Every city has it own particular taxi culture, each with a specific set of rituals and rules. When we visited Paris several years ago, for example, we could never just hail a cab off the street, the way you can in New York. We had to go to certain intersections and only there would we be able to find a ride.
And we've encountered similar situations in Rome and Florence, Italy, though with the added requirement that we get in the right cab — sometimes the one that had been waiting the longest, other times (or so it seemed) the one being driven by the most senior cabbie.
In Shanghai, both rules seem to apply, though perhaps a bit more randomly. Cabs will congregate at certain spots. But if one drives past and has a green light glowing on top, it's supposed to be free. That's no guarantee, though, as some will drive right past you no matter how hard you try to get their attention. Maybe they've forgotten to turn the light off and are heading toward another fare. Maybe they really don't see you. Or maybe they just don't want to hassle driving around some foreigners whose language they don't begin to understand.
(China travel tip: It's a good idea to have your travel destination written out in Chinese characters, something that most employees at a hotel concierge desk should be willing to help with. Anyone with local phone service can download apps that will help, too.)
Whatever, we had good luck getting cabs yesterday in Shanghai, despite the fact that it was drizzling most of the day and we were hardly the only ones looking for easy transportation. (Shanghai's metro system is both cheap and easy to navigate, but its stops are inconvenient to where we are staying; if you have to walk a half hour to get on the metro, a cab could already have dropped you where you want to go.)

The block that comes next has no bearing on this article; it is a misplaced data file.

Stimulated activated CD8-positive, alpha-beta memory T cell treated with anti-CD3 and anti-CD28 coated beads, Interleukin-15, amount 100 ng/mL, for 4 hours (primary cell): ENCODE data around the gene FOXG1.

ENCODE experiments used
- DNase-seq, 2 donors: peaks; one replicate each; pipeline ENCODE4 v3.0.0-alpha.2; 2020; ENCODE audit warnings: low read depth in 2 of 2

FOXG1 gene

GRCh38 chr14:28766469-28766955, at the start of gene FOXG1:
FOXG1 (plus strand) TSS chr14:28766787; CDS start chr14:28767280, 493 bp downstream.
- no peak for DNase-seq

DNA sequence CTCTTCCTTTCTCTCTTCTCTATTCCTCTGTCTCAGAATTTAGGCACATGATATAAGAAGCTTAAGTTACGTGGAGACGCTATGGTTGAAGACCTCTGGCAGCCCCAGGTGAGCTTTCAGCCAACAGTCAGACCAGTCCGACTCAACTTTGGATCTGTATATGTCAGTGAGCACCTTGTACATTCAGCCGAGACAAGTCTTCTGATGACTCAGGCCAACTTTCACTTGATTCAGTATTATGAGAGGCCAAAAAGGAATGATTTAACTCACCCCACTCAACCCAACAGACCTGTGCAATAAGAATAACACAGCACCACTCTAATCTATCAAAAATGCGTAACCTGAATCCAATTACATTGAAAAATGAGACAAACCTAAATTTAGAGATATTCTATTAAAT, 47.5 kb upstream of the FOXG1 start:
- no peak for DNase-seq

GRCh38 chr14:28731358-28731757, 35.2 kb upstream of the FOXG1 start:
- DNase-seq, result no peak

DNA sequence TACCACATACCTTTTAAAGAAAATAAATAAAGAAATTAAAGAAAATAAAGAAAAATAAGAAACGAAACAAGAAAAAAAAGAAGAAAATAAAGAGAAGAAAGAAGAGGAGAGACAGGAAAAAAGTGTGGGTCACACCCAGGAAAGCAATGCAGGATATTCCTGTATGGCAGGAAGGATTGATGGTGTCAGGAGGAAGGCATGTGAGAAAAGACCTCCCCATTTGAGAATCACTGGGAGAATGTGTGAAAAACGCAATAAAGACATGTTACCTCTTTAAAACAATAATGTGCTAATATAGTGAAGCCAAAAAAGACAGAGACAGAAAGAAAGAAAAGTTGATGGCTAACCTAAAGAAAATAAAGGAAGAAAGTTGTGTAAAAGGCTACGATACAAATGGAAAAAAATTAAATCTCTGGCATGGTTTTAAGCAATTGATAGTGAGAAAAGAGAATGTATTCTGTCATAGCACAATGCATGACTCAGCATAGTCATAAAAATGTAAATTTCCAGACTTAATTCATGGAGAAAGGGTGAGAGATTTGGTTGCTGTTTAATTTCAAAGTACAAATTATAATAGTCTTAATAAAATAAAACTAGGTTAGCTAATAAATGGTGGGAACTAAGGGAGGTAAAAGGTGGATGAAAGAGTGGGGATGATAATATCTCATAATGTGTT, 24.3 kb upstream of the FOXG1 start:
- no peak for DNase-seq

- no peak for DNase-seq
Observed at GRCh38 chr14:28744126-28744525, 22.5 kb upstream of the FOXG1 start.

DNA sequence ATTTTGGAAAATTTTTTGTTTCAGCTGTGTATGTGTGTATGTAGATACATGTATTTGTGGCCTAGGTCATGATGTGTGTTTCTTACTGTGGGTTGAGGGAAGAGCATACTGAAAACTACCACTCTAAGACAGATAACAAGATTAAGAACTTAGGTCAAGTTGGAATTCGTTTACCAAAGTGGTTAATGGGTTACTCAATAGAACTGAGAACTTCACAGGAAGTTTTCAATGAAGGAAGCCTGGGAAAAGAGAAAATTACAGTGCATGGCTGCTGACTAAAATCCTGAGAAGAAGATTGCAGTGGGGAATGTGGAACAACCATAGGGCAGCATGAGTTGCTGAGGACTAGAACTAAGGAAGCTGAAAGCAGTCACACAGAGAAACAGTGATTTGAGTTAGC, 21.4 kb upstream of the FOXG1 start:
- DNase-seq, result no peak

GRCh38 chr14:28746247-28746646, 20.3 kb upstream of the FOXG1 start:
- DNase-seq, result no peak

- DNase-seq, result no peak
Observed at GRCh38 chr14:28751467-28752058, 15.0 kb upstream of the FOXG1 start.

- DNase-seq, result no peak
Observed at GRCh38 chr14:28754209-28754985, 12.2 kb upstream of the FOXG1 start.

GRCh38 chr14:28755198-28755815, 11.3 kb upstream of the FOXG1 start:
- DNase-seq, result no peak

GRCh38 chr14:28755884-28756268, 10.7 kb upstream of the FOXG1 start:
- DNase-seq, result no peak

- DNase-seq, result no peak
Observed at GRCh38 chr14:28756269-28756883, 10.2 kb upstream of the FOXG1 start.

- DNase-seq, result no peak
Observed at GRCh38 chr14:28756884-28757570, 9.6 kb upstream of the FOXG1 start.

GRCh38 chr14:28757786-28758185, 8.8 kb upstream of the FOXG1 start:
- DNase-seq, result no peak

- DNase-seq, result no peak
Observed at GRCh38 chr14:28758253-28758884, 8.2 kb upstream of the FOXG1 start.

Our first stop was the Jade Buddha Temple, a working Buddhist monastery that was built between 1918 and 1928 (see the above photo). Its highlight, as the title suggests, is a state of Buddha made of jade, one of five that — according to Lonely Planet — had been sent back to China at the turn of the 20th century. I took no photo of the actual jade state because this was the only room where photos were banned (and I watched a guy get chastised when he pulled out his fancy camera and began clicking away). But we toured the whole temple, which took about a half hour, and — embarrassingly enough — found ourselves crashing a couple of Buddhist funerals.
Afterward, we hailed a cab almost immediately and headed across town to a completely different setting: a contemporary arts complex called ShanghART, a collection of several buildings in which serious galleries and shops displayed — for no entrance fee — the works created by a number of art collectives. Our favorite was Islands6, which featured mostly untitled works in neon and video/photo mashups making clever commentary on the clash between traditional and contemporary Chinese life.
And again, when we were through, we were able to grab a cab almost immediately. One final note: As I've noted below, Shanghai is huge. And street traffic is often a snarl of honking cars, trucks, vans and motor scooters. So trips across town can take as much as a half hour or more. One such trip cost three of us a mere 51 Chinese yuan — or about $8.31 U.S. dollars.
For offering that kind of a bargain, Chinese cabbies should be considered even more of a national treasure than any half dozen jade statues.